Think about the office environment for a minute. There are rows and rows of cubicles, windows that haven’t been opened in what is probably decades, and everyone breathing in and out at a constant, relentless rate. As we breathe, simply, we inhale oxygen and exhale carbon dioxide (CO2). In many offices, there are air filters that try and rid the air of CO2, but many of them are probably old and decrepit or just really, really dirty. So, that CO2 that doesn’t get caught in the filter is stuck in the air, and you slowly breathe it in. Though the levels aren’t high enough to kill you, they do make you dumber, finds a new study.

The study, published in Environmental Health Perspectives, found workers showed worsened cognitive function after sitting in their office for several hours, breathing in office air that had normal levels of CO2 and chemicals, as well as an ordinary ventilation system. Using a lab at Syracuse University, researchers switched up the levels of CO2, airborne chemicals, and outside air pumped into the lab as people worked there. The levels were chosen to imitate three different areas: the indoor environment of a regular office building, one that was an LEED Platinum-certified “green” building, and green buildings with an elevated outdoor ventilation rate – dubbed Green+.

Over the course of six days, 24 different occupants — with occupations from architects to engineers — were exposed to varied conditions on different days, but were not informed when any of the changes occurred. At 3p.m. every day, the workers were tasked with completing computer-based cognitive tests of strategy-setting and focus, while the researchers recorded the results as well as the types of air conditions the workers were breathing.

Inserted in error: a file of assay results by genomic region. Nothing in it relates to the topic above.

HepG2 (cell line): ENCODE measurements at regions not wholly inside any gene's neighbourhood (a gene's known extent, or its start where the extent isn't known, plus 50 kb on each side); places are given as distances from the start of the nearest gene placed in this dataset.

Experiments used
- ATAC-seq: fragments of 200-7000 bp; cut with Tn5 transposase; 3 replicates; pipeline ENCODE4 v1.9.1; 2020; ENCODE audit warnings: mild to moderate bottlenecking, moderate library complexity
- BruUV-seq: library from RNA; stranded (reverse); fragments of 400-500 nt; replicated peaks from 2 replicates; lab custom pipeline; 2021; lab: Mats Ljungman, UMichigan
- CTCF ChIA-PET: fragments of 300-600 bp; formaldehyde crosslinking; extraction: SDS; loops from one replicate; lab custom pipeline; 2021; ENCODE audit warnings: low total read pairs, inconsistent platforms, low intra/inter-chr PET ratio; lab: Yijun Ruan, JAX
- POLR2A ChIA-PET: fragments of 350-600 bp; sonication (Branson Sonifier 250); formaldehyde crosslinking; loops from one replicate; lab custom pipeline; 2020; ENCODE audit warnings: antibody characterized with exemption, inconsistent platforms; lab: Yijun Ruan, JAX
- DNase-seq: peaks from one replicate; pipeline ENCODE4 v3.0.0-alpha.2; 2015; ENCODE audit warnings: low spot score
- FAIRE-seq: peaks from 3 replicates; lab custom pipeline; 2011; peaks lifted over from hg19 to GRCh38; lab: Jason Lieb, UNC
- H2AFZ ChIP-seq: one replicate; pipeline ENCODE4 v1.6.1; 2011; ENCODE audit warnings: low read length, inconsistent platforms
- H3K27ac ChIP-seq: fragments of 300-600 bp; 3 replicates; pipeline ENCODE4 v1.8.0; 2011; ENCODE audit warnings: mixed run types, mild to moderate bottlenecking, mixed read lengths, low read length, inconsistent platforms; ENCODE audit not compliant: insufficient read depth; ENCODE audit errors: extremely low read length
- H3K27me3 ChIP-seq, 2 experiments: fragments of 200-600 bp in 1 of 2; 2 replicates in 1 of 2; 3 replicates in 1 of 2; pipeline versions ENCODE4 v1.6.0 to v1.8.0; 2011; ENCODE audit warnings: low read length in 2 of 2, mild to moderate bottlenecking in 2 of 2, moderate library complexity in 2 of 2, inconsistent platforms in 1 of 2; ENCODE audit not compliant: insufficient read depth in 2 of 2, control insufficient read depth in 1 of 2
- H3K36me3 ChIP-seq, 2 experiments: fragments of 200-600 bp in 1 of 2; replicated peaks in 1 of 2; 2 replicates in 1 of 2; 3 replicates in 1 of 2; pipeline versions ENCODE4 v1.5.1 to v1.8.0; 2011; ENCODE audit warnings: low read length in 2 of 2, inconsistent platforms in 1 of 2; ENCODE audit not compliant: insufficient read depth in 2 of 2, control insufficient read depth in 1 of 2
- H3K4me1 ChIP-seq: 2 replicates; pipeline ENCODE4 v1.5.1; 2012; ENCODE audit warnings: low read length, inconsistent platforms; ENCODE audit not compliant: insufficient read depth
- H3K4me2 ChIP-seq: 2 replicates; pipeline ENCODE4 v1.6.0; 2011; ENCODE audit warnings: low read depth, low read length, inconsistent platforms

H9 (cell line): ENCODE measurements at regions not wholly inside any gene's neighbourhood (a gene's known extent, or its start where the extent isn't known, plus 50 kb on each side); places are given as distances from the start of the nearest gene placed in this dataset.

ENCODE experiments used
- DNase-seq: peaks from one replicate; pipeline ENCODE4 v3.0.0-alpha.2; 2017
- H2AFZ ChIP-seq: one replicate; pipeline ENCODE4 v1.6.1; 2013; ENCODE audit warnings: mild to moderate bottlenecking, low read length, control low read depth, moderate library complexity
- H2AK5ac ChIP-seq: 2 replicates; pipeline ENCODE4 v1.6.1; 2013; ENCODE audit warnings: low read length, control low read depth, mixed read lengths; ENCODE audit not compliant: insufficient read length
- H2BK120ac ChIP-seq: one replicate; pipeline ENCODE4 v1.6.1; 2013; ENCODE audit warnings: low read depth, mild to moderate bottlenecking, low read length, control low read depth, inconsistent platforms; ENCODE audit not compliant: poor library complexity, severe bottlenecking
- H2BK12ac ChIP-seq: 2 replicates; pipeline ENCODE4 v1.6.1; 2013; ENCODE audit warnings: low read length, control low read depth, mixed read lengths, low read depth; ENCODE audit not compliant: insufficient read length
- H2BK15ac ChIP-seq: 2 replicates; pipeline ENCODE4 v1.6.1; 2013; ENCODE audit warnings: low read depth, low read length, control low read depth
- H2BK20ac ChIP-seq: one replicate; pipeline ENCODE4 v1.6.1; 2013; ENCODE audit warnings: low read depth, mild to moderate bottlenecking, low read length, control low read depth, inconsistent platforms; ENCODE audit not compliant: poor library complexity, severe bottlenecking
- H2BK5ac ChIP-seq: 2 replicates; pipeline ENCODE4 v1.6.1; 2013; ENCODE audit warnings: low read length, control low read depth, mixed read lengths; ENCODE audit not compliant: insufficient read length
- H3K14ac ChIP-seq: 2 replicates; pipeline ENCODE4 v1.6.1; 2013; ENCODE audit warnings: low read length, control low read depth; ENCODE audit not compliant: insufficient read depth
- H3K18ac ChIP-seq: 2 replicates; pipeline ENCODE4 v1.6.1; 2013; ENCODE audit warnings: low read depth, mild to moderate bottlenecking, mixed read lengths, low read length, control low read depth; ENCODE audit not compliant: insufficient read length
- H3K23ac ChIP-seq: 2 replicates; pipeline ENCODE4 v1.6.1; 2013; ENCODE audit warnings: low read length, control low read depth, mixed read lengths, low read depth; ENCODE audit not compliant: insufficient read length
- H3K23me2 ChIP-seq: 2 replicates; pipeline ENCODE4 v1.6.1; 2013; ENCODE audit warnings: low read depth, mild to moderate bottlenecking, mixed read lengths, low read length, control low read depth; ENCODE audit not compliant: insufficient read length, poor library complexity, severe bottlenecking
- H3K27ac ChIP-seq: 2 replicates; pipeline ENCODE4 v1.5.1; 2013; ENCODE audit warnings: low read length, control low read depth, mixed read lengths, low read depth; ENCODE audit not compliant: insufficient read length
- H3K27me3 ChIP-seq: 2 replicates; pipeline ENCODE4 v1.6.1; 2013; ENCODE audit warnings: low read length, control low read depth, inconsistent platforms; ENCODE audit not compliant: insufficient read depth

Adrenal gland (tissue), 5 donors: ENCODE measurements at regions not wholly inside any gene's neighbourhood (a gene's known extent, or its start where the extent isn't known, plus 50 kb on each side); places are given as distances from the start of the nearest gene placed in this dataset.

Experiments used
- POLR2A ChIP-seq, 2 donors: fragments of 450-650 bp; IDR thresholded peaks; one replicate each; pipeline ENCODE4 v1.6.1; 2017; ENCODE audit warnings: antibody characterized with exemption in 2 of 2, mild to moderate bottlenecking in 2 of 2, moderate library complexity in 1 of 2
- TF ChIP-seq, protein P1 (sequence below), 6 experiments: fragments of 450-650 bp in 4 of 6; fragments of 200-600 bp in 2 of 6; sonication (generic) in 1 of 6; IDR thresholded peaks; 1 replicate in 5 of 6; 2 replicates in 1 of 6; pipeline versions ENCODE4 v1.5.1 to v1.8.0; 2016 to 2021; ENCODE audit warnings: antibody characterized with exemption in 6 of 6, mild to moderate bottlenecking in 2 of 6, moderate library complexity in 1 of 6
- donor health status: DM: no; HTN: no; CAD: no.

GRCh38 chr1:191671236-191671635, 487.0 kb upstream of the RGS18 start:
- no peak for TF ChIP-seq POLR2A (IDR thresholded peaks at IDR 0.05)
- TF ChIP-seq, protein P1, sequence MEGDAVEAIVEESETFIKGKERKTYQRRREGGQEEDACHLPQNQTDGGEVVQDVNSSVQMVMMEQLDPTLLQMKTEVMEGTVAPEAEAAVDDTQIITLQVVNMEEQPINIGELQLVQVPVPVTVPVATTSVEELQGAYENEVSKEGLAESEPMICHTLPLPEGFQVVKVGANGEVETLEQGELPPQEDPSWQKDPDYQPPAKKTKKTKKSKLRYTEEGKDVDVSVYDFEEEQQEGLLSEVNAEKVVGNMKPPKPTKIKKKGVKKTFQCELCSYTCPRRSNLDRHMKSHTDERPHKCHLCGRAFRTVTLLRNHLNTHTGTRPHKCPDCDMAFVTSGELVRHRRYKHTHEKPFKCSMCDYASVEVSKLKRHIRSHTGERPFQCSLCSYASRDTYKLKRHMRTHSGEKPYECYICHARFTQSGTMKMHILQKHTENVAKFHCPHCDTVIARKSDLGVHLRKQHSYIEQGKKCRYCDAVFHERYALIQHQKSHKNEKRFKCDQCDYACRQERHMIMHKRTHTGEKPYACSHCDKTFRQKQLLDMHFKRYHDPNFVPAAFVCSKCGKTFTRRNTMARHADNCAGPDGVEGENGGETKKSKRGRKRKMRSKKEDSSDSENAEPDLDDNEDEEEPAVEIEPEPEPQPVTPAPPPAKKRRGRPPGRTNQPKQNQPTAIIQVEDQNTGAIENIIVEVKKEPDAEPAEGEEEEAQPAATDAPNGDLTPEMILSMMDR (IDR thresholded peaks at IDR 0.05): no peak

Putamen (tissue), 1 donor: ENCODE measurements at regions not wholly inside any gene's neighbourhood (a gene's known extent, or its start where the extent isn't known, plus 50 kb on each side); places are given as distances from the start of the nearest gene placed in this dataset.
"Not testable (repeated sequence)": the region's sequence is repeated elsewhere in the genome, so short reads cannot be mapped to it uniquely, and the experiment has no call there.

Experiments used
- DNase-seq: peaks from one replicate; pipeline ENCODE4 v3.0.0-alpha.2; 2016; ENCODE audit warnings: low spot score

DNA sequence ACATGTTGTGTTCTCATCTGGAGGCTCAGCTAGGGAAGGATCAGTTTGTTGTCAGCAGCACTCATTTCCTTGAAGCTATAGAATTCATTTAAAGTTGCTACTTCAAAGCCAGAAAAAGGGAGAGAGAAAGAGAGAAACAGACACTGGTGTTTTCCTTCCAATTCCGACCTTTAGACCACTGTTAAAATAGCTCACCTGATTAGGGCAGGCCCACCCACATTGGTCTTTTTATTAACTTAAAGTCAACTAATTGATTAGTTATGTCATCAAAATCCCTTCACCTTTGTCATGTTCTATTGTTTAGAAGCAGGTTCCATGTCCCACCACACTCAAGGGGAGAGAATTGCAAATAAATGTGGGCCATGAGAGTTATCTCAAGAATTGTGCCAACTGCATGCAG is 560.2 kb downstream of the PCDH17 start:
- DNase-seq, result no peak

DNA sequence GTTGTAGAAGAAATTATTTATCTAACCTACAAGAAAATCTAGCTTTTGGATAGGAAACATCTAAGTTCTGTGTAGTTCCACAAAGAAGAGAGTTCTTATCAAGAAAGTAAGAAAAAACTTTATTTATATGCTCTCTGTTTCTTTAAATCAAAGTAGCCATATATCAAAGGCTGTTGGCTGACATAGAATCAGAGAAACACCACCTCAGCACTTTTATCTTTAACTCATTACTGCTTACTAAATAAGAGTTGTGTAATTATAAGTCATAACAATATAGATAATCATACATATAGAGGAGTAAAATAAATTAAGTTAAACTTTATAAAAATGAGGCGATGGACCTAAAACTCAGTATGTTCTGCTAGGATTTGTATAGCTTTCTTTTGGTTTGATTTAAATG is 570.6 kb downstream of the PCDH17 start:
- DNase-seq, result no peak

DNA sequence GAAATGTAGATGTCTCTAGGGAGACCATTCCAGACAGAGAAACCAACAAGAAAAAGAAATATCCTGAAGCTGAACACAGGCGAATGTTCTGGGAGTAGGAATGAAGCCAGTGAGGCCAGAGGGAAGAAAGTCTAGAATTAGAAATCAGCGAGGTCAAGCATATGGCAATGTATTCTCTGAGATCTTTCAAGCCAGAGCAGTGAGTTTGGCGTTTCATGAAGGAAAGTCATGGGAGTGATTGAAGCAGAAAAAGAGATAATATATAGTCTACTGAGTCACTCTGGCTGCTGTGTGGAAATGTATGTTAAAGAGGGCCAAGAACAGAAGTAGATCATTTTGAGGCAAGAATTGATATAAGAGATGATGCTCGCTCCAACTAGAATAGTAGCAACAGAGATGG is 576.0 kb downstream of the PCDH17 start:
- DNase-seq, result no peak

The researchers found the best conditions were those of the simulated air of an extra-ventilated green building. The workers performed 61 percent better breathing in the air of a green building than when breathing in regular air and 101 percent better than when breathing in the Green+ air when compared to regular air.

One of the tests gauged cognitive performance in a crisis, and researchers found that people who were breathing in green air did 97 better than those breathing regular air and 131 percent better when breathing in Green+ air than regular air.

As exciting as the numbers are for the air quality in your office, there are pros and cons. Air quality doesn’t come cheap and cleaning our air uses up a lot of energy. The good news to take away from the study, however, is improving the levels of CO2, volatile organic chemicals, and ventilation is good for employees, good for business, and relatively simple, according to lead author Joseph G. Allen of Harvard's public health school.

Research has begun on a second study that will show how cost effective it is to improve the air quality of an office.

Source: Allen J, et al. Associations of Cognitive Function Scores with Carbon Dioxide, Ventilation, and Volatile Organic Compound Exposures in Office Workers: A Controlled Exposure Study of Green and Conventional Office Environments. Environmental Health Perspectives. 2015.